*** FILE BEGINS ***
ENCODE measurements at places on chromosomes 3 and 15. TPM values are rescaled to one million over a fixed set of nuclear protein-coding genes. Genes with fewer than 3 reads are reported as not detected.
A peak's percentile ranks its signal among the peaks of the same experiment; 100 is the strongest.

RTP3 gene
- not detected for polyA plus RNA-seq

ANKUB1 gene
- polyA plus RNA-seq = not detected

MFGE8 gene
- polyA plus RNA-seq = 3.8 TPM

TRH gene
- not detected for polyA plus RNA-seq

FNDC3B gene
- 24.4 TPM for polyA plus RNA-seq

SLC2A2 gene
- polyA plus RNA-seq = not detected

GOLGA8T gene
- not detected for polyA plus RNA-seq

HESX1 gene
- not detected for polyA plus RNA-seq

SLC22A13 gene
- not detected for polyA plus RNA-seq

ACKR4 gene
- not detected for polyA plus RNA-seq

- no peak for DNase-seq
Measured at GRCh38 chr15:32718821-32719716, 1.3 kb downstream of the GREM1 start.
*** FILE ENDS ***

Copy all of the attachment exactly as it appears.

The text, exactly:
ENCODE measurements at places on chromosomes 3 and 15. TPM values are rescaled to one million over a fixed set of nuclear protein-coding genes. Genes with fewer than 3 reads are reported as not detected.
A peak's percentile ranks its signal among the peaks of the same experiment; 100 is the strongest.

RTP3 gene
- not detected for polyA plus RNA-seq

ANKUB1 gene
- polyA plus RNA-seq = not detected

MFGE8 gene
- polyA plus RNA-seq = 3.8 TPM

TRH gene
- not detected for polyA plus RNA-seq

FNDC3B gene
- 24.4 TPM for polyA plus RNA-seq

SLC2A2 gene
- polyA plus RNA-seq = not detected

GOLGA8T gene
- not detected for polyA plus RNA-seq

HESX1 gene
- not detected for polyA plus RNA-seq

SLC22A13 gene
- not detected for polyA plus RNA-seq

ACKR4 gene
- not detected for polyA plus RNA-seq

- no peak for DNase-seq
Measured at GRCh38 chr15:32718821-32719716, 1.3 kb downstream of the GREM1 start.